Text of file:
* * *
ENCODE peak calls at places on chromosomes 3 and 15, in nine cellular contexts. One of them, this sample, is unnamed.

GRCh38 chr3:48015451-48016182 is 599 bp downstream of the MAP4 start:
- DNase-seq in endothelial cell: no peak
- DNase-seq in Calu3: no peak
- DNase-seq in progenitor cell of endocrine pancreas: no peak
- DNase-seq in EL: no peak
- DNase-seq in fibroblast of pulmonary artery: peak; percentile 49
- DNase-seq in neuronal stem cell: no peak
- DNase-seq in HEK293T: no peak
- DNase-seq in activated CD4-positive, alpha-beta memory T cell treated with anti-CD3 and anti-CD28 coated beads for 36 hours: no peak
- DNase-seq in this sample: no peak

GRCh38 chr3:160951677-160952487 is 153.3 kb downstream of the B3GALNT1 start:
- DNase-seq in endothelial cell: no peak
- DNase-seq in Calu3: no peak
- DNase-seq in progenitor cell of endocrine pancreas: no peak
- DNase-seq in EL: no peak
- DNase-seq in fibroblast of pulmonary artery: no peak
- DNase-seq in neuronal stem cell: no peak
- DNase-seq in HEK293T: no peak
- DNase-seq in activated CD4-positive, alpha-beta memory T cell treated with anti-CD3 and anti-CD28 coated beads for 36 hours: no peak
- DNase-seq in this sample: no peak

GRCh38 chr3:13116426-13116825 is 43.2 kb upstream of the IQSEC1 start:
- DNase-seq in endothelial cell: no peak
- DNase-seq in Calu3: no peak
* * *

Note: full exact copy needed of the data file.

ENCODE peak calls at places on chromosomes 3 and 15, in nine cellular contexts. One of them, this sample, is unnamed.

GRCh38 chr3:48015451-48016182 is 599 bp downstream of the MAP4 start:
- DNase-seq in endothelial cell: no peak
- DNase-seq in Calu3: no peak
- DNase-seq in progenitor cell of endocrine pancreas: no peak
- DNase-seq in EL: no peak
- DNase-seq in fibroblast of pulmonary artery: peak; percentile 49
- DNase-seq in neuronal stem cell: no peak
- DNase-seq in HEK293T: no peak
- DNase-seq in activated CD4-positive, alpha-beta memory T cell treated with anti-CD3 and anti-CD28 coated beads for 36 hours: no peak
- DNase-seq in this sample: no peak

GRCh38 chr3:160951677-160952487 is 153.3 kb downstream of the B3GALNT1 start:
- DNase-seq in endothelial cell: no peak
- DNase-seq in Calu3: no peak
- DNase-seq in progenitor cell of endocrine pancreas: no peak
- DNase-seq in EL: no peak
- DNase-seq in fibroblast of pulmonary artery: no peak
- DNase-seq in neuronal stem cell: no peak
- DNase-seq in HEK293T: no peak
- DNase-seq in activated CD4-positive, alpha-beta memory T cell treated with anti-CD3 and anti-CD28 coated beads for 36 hours: no peak
- DNase-seq in this sample: no peak

GRCh38 chr3:13116426-13116825 is 43.2 kb upstream of the IQSEC1 start:
- DNase-seq in endothelial cell: no peak
- DNase-seq in Calu3: no peak